- The growth in carbon dioxide emissions from energy and industry has exceeded even the most fossil-fuel intensive scenario developed by the IPCC in the late 1990s. Global emissions were growing by 1.1 per cent each year from 1990-1999 and this accelerated to 3.5 per cent per year from 2000-2007.
- Growth of the global economy in the early 2000s and an increase in its carbon intensity (emissions per unit of growth), combined with a decrease in the capacity of ecosystems on land and the oceans to act as carbon “sinks”, have led to a rapid increase in the concentrations of carbon dioxide in the atmosphere. This has contributed to sooner-than-expected impacts including faster sea level rise, ocean acidification, melting Arctic sea ice, warming of polar land masses, freshening of ocean currents and shifts in the circulation patterns of the oceans and atmosphere.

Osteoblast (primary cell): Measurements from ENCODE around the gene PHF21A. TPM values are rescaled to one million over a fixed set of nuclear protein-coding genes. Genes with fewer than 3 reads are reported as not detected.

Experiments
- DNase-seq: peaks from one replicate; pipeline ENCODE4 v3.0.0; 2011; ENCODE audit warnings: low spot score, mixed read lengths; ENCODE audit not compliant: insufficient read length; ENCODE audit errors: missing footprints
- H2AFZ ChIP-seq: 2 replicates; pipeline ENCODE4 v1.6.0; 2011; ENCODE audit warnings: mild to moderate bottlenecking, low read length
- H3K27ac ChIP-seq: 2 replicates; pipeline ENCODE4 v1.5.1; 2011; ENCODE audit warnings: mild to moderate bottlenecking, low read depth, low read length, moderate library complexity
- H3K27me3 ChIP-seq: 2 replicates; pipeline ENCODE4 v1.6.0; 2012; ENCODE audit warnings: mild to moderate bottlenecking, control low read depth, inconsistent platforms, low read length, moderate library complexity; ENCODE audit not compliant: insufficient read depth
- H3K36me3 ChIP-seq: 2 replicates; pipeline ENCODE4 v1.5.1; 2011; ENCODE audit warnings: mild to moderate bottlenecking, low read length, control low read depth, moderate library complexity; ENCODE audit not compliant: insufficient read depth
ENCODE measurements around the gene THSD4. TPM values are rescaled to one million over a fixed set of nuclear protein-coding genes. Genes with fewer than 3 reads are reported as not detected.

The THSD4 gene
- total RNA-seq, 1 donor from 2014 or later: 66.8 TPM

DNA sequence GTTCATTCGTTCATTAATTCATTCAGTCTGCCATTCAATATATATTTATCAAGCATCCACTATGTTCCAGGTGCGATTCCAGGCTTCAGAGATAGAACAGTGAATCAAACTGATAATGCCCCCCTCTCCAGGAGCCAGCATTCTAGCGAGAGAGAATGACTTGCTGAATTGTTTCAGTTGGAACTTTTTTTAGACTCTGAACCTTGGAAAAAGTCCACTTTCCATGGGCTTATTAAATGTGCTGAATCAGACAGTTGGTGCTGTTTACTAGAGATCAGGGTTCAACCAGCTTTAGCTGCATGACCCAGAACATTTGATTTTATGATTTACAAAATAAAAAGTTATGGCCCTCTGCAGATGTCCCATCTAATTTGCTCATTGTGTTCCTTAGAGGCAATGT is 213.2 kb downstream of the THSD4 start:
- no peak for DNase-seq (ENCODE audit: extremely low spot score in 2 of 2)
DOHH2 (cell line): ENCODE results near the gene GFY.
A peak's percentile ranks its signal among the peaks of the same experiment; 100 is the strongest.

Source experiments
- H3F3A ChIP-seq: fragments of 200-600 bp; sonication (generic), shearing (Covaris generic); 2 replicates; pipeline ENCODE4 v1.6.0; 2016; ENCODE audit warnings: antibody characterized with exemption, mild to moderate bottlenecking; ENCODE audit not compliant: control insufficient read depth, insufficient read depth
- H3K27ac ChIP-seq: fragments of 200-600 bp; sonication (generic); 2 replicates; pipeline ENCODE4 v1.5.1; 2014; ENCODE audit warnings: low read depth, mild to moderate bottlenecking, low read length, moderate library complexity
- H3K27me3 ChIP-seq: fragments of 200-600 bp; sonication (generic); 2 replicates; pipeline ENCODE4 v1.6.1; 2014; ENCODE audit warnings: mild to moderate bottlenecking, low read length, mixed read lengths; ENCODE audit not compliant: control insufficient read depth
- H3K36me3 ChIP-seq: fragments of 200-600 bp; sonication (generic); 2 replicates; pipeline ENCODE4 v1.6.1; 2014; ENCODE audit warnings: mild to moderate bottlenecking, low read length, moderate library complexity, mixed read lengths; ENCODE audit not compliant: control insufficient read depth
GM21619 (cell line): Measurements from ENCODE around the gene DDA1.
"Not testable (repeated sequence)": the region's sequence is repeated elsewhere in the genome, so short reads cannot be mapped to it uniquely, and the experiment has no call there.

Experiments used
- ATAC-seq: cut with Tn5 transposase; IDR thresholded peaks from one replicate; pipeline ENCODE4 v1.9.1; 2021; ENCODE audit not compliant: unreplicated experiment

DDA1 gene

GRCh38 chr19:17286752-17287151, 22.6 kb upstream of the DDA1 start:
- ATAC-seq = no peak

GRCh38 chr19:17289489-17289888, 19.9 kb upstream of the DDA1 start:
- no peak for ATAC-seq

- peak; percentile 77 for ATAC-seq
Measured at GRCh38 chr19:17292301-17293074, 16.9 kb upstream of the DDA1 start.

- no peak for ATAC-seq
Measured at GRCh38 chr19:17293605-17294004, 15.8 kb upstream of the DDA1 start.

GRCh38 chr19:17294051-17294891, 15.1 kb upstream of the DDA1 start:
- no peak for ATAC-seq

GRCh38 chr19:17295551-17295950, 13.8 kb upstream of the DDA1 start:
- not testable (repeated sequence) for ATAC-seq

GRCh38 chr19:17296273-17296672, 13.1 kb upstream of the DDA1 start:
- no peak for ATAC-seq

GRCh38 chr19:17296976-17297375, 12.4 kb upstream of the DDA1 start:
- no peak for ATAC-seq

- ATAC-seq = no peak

- The observed increase in greenhouse gas concentrations are raising concern among some scientists that warming of between 1.4 and 4.3 degrees Centigrade above pre-industrial surface temperatures could occur. This exceeds the range of between 1 and 3 degrees perceived as the threshold for many “tipping points”, including the end of summer Arctic sea ice, and the eventual melting of Himalayan glaciers and the Greenland ice sheet.
- In 2007, summer sea ice in the Arctic Ocean shrank to its smallest extent ever, 24 per cent less than the previous record in 2005, and 34 per cent less than the average minimum extent in the period 1970-2000. In 2008, the minimum ice extent was 9 per cent greater than in 2007, but still the second lowest on record.